Jun 13, 2009
USA Erklaert blogger Scot W. Stevenson has been a guest on tapmag before. We were happy to have him also visit our seminar last week, where he gave a compact and informative guest lecture on transatlantic journalism.
Here is the video (in German). Scot mainly talks about the differences between American and German interpretations of free speech, the rights and duties of the press, and how the Internet undermines German privacy rights via American websites. Good stuff.
May 20, 2009
Several sources report that U.S. President Barack Obama will anounce Phillip D. Murphy, a former investment banker with Goldman Sachs, as the new U.S. Ambassador to Germany.
Murphy, 52, has been in charge of the Democratic Party’s finances, after he left Goldman Sachs in 2006. As an investment banker, Murphy has headed the German branch of Goldman Sachs in the 90s, and was involved in several deals with the Treuhand-Anstalt. He will replace William R. Timken, who has left Berlin in January.
Atlantic Review points out that the new man in the American embassy is a board member of the U.S. Soccer Foundation, which sounds like he might enjoy a smooth start in Berlin.
May 14, 2009
As the global economic crisis questions many long-hold beliefs about American and European economic policy, the U.S. press has discovered that some answers might be found across the Atlantic. Germany offers a fine case study for the advantages as well as drawbacks of increased government interference to bring the economy back on track.
Apr 22, 2009
Are we ready for the teeming masses yearning to be free? If we begin to dress well and ride astride in bicycling bliss, might we also pick up some *other* Continental character traits?
The Scent Of A Human: Eau De Schwinn?
Apr 15, 2009
Is the German response to the economic crisis slower because of German culture, New York Times correspondent in Berlin Nicholas Kuhlisch asked last week. His idea is that the German love for rules and Ordnung, embodied in the strict adherence to each and every sign in a German swimming pool („Nicht vom Beckenrand springen!“, „Nicht auf den Kacheln rennen!“, „Keine Schuhe im Barfussbereich!“), can also explain the transatlantic furor over economic stimulus packages.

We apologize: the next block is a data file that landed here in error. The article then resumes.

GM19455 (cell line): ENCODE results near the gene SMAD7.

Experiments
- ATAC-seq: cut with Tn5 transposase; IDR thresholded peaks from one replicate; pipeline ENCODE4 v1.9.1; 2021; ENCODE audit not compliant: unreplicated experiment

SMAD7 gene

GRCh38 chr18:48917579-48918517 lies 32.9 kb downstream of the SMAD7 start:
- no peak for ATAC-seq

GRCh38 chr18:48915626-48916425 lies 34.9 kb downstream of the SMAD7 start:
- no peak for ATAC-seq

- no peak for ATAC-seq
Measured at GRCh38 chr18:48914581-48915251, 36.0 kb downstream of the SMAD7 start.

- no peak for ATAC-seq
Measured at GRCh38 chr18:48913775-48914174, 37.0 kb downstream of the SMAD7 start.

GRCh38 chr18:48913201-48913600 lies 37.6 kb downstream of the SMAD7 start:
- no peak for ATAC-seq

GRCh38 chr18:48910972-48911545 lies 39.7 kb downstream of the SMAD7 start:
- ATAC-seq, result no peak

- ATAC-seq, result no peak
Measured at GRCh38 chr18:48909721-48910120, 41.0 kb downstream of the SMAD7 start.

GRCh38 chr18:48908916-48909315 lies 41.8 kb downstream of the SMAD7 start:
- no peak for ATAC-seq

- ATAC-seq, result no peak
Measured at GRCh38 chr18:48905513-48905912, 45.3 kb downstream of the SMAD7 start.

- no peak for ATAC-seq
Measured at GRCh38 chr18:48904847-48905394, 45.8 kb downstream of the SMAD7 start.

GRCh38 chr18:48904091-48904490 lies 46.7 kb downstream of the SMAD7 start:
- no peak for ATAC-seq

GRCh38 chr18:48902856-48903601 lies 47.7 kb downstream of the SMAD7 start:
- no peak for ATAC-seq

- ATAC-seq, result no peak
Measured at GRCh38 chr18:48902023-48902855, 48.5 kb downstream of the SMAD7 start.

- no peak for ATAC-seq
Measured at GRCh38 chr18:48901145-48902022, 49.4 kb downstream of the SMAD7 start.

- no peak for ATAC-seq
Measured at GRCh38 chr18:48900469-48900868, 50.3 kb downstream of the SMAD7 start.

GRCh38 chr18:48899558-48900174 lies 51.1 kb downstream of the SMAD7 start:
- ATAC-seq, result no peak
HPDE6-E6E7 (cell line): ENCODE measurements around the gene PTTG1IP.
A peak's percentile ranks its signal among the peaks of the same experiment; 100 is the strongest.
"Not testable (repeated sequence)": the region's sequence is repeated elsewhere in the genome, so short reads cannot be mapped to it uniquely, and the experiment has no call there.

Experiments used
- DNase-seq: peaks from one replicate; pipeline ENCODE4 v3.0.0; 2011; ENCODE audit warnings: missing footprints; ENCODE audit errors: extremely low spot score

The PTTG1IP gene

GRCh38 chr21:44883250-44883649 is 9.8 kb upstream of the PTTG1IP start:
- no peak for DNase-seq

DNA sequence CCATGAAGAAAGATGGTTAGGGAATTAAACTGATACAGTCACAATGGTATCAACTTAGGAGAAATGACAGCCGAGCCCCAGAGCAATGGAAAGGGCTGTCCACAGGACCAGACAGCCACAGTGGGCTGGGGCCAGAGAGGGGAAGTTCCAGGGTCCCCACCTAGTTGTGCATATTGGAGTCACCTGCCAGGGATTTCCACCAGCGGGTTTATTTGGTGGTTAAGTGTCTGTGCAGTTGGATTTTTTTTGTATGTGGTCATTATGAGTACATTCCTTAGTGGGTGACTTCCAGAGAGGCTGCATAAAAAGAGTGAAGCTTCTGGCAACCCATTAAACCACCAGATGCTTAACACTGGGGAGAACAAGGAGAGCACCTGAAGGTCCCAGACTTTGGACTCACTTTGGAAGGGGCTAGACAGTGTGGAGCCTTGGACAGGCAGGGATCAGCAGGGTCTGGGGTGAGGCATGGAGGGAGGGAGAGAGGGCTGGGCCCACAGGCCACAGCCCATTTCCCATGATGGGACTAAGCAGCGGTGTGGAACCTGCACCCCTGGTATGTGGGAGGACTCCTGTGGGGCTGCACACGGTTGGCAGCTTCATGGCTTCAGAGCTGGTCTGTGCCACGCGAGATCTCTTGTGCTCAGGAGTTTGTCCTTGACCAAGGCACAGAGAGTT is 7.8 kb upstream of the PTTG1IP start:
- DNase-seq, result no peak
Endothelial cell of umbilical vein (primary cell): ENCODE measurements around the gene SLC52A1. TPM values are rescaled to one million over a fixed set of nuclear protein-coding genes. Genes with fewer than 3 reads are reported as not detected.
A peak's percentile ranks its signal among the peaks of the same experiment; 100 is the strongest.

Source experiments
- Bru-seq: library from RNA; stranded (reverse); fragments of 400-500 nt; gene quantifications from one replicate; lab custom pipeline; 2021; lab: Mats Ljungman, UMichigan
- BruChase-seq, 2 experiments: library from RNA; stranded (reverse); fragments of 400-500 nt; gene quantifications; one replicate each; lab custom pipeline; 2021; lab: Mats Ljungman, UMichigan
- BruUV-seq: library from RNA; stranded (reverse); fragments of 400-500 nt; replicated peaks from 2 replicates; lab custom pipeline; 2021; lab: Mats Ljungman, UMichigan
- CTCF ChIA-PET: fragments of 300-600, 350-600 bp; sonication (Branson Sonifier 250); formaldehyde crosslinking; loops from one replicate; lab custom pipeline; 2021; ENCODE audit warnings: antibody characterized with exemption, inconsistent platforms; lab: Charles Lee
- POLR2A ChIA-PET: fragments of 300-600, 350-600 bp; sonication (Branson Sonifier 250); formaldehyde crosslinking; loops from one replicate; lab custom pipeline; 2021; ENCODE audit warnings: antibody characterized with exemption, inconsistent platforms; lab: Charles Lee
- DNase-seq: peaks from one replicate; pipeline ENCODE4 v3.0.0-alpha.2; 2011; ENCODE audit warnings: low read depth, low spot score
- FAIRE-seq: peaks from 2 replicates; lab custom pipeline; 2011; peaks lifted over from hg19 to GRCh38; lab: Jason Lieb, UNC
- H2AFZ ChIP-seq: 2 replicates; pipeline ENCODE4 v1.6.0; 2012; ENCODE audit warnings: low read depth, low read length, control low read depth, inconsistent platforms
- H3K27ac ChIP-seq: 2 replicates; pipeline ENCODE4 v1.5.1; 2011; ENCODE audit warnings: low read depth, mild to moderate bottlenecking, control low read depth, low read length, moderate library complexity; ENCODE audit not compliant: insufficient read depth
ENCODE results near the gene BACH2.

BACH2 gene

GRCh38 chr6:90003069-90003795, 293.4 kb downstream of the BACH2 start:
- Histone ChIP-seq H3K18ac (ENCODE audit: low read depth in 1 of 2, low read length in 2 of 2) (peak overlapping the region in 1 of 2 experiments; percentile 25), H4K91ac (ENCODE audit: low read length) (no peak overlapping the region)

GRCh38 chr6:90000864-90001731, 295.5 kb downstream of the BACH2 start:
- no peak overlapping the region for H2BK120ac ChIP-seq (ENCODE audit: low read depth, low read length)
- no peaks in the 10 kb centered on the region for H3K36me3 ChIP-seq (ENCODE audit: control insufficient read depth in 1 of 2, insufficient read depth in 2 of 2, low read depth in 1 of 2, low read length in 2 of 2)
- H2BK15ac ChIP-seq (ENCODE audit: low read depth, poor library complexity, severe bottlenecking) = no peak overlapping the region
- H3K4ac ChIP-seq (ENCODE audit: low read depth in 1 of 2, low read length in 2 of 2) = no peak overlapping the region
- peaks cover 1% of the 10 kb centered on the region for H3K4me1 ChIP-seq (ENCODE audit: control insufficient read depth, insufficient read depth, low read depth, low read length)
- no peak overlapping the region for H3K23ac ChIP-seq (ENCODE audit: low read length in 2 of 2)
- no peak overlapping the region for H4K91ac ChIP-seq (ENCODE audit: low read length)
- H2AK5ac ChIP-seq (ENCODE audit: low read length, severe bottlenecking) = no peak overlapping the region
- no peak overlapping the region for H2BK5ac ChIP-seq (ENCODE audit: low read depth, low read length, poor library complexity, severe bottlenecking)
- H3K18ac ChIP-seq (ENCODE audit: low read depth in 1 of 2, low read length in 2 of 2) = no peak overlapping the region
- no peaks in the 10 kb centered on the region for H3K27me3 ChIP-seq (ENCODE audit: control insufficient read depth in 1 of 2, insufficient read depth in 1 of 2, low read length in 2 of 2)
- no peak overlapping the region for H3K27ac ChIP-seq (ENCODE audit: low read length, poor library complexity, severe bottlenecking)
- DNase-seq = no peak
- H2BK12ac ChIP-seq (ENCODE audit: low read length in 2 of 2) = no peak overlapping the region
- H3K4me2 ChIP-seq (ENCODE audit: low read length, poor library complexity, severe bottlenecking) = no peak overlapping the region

German swimming pool: Too many rules?
Mar 20, 2009
So many newspapers, magazines, TV shows, blogs, and other news sources comment on transatlantic issues every day. If you want to keep track, Atlantic Review might be the press digest of choice. The site picks the best, highlights the worst and corrects the plainly wrong of the many transatlantic news stories.
It is highly recommended reading for everyone trying to keep up with transatlantic culture, global politics, and European and American perceptions of the significant other. Edited by a three men team, including an alumnus of the Free University of Berlin, Atlantic Review has drawn a sizeable audience, as evidenced by the lively discussion surrounding each post in the comments.
Mar 13, 2009
Welcome to the fourth installment of our mini-series on transatlantic blogs. Today with the first blog we introduce that is written in the U.S.: Dialog International by David Vickrey. He covers a vast scope of transatlantic topics—from literature and culture, over history, to politics and economics. His analysis is always on point and he continues to surprise with his in-depth knowledge of German affairs.
His first entry from July 2004 pretty much sums up his motivation: “This blog serves to support dialogue about culture and politics, with a special emphasis on repairing German-American relations.”
Mar 6, 2009
Americans have a lot of stereotypes about the beer brewers in lederhosen from Germany. Germans know that. They love to tease Americans for their “narrow” worldview, and like to tell them that in fact, if it hadn’t been for one vote, German would be the official language of the Vereinigte Staaten von Amerika today. Well, not really.
It is these misconceptions and misunderstandings Scot W. Stevenson likes to target with his blog USA erklärt. Scot explains everything from humoristic differences, administrative particularities, and popcultural references that Germans have a hard time to understand. Post after post, using his (and his parents’) wide knowledge about German and American culture, his readers are lead towards a more accurate picture of America.
Feb 27, 2009
Welcome to part two of our mini-series on transatlantic blogs. Although, Atlantic Community defies this category. It’s a network, think tank, public publishing system and arena for debate—all at once. Come to think of it, it is a blog, just supercharged by the ideas and opinions of its hundreds of members.
It was founded by the Atlantische Initiative in 2007, and is an excellent starting point to explore global issues and politics on a broad scale. David Lebhar was so nice to answer our set of questions on behalf of the Atlantic Community editorial team.